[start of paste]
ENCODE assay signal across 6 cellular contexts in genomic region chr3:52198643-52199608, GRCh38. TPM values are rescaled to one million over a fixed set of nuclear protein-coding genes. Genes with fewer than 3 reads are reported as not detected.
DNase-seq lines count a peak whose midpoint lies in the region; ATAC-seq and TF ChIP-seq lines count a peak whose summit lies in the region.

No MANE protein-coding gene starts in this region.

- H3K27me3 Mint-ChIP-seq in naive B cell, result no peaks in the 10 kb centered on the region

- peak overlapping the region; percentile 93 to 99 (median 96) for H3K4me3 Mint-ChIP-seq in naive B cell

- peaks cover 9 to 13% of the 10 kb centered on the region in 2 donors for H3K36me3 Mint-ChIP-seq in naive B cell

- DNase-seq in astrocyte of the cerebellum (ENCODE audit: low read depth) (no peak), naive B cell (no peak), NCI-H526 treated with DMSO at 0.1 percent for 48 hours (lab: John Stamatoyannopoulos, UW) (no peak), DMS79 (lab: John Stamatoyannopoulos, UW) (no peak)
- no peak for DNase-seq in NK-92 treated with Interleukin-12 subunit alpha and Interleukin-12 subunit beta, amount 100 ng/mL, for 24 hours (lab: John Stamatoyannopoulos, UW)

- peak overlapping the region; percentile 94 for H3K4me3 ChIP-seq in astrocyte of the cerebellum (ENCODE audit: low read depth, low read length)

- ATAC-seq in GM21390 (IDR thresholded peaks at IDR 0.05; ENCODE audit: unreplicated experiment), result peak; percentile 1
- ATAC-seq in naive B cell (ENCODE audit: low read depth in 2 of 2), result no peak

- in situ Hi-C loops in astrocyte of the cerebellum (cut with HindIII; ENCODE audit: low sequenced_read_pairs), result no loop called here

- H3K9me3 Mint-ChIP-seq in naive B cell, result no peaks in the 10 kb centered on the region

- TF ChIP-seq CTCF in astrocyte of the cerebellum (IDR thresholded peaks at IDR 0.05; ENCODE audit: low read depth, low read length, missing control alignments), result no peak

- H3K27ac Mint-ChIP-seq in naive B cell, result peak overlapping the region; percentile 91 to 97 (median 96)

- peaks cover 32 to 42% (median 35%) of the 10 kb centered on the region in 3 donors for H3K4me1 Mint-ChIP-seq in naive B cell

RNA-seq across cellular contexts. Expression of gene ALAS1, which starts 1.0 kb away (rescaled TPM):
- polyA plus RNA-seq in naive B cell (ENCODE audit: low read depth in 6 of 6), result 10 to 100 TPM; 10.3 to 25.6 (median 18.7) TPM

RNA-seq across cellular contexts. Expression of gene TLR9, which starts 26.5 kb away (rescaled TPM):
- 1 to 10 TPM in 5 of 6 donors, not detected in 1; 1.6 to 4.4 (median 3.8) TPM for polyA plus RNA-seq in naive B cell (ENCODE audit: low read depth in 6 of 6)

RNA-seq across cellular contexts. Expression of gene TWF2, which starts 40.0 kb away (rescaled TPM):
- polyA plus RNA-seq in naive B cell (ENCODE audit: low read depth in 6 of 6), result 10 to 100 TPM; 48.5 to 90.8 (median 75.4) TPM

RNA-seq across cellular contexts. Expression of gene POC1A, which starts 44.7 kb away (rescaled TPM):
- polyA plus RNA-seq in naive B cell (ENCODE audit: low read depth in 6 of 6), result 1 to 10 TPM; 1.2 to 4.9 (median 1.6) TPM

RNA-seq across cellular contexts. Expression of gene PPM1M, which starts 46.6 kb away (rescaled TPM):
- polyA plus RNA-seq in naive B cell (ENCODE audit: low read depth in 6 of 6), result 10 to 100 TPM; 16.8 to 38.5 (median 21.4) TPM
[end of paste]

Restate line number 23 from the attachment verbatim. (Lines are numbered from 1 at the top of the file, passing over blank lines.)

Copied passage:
RNA-seq across cellular contexts. Expression of gene POC1A, which starts 44.7 kb away (rescaled TPM):